(Asiatic rice borer / Striped Rice Borer)
is a moth of the family Crambidae. It is a widespread species, known from India, Sri Lanka, China,
eastern Asia, Japan, Taiwan, Malaysia to the Pacific. It is a serious pest of rice. They are largely
responsible for the great reduction in the rice growing.
Egg: are creamy white, flattened, oval and scale like and laid in mass and covered with buff coloured hairs.
Larva: pale yellow with dark brown head.
Pupa: White silken cocoon are found inside the stem.
Adult: Female moth: bright yellowish brown fore wings with a black spot possess a tuft of yellow hairs
Male moth: Smaller with pale yellow forewings without black spot.
Presence of brown coloured egg mass near leaf tip.2. Caterpillar bore into central shoot of paddy seedling and tiller,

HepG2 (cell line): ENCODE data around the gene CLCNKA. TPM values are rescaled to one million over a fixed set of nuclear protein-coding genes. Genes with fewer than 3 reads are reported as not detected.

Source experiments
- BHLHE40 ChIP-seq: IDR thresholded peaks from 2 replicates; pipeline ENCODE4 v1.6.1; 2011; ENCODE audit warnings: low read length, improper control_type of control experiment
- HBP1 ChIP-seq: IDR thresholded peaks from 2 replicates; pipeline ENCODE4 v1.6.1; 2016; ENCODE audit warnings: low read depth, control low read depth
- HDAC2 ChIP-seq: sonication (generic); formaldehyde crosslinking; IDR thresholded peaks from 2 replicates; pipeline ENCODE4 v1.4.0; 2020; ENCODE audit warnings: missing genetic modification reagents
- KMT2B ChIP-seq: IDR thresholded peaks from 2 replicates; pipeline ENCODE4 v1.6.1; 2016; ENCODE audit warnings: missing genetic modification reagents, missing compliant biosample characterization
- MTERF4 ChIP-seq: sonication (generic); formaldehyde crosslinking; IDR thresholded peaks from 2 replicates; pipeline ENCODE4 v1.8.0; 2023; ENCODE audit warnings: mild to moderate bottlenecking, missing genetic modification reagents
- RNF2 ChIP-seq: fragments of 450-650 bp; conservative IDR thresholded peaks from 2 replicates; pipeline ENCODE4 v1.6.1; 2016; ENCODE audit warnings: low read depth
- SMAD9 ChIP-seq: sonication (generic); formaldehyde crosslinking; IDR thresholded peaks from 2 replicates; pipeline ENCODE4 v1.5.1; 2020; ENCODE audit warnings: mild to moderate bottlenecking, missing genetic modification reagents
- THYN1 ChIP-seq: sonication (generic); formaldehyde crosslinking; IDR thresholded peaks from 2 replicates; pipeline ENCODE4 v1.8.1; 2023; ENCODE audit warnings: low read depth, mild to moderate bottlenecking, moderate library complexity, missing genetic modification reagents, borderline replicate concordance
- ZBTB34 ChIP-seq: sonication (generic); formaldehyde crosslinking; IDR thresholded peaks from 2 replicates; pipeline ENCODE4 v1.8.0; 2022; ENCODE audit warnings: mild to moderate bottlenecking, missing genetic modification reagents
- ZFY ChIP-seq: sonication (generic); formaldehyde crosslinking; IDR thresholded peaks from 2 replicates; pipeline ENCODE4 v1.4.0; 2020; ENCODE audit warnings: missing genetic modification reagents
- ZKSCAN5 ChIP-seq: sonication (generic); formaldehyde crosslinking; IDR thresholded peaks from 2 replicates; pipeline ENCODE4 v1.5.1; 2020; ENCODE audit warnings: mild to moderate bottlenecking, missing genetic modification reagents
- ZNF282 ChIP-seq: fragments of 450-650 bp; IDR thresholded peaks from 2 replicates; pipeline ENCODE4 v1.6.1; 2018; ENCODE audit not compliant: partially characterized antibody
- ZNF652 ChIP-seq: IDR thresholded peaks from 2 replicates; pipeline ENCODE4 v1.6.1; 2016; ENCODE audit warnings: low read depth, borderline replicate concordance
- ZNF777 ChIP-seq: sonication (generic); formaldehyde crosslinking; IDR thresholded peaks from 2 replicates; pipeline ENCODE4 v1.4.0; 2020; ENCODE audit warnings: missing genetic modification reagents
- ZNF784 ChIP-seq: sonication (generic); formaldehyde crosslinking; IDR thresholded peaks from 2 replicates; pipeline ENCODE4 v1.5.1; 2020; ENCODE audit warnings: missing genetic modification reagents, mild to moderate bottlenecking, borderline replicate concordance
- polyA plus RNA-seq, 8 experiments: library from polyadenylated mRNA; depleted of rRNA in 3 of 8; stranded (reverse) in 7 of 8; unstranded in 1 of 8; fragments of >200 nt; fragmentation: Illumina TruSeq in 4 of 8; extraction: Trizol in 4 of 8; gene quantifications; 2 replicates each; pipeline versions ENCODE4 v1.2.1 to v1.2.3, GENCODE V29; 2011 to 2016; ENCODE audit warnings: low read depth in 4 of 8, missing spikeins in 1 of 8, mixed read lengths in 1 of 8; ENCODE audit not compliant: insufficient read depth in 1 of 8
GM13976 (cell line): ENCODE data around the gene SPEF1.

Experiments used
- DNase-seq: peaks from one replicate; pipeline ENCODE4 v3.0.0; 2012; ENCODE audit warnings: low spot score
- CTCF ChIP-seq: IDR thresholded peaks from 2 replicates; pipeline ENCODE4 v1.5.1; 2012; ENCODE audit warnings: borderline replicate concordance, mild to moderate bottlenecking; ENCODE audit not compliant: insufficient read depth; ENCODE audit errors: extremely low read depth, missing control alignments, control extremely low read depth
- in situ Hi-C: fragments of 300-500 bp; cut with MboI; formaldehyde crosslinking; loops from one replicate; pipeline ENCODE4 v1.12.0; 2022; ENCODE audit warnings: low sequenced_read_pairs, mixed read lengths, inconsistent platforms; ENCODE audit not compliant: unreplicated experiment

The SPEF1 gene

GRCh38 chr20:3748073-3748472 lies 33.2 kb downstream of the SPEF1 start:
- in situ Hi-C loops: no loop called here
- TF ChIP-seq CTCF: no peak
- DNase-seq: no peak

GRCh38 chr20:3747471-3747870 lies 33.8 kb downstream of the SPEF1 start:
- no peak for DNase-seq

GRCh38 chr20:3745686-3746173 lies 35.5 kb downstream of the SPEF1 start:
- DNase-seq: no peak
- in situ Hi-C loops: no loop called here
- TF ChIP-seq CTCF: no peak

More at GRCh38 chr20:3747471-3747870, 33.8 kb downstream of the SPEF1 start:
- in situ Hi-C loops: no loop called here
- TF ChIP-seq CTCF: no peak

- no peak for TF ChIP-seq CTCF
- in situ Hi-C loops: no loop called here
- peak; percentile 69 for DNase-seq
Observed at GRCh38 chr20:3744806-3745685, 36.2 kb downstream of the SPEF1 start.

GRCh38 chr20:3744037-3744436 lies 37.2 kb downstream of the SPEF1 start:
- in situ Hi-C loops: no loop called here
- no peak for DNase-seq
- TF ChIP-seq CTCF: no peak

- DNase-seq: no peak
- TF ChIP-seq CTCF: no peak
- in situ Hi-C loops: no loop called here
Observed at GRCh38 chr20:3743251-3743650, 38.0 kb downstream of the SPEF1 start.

causes drying of the central shoot known as “dead heart”. 3.Grown up plant whole panicle becomes dried “white ear”.
4. Plants could be easily pulled by hand.
Larvae tunnel into the growing stems killing the plant or severely reducing grain production. Both the
attack symptoms and the damage caused by the Chilo Suppressalis are different depending on the development
stage of the rice plant. Frequently, the attacked plants are arranged in circles or little groups.
This is due to the fact that usually, the larvae do not move very far from the plant.
During the earing period, the plant is attacked by larvae from 2nd and 3rd generation. The signs
of the striped rice borer attack at this stage are plants with more vertical spikes than the rest due
to the relatively little weight of the rice grains. This attack may also affect the cane itself because
sometimes it is not solid enough to hold the plant’s weight and it lies down.
ETL for Chilo suppressalis is 6-8 No’s of moths per trap per day.
Use 8-10 No’s Pheromone Traps per acre from 15 days crop stage to control pest at early stage.
Trap canopy should be placed one feet above crop canopy to achieve optimum catch.
Recommended trap model:
Phero-Sensor™- SP or Phero-Sensor™ - BP traps.
Recommended for: Paddy.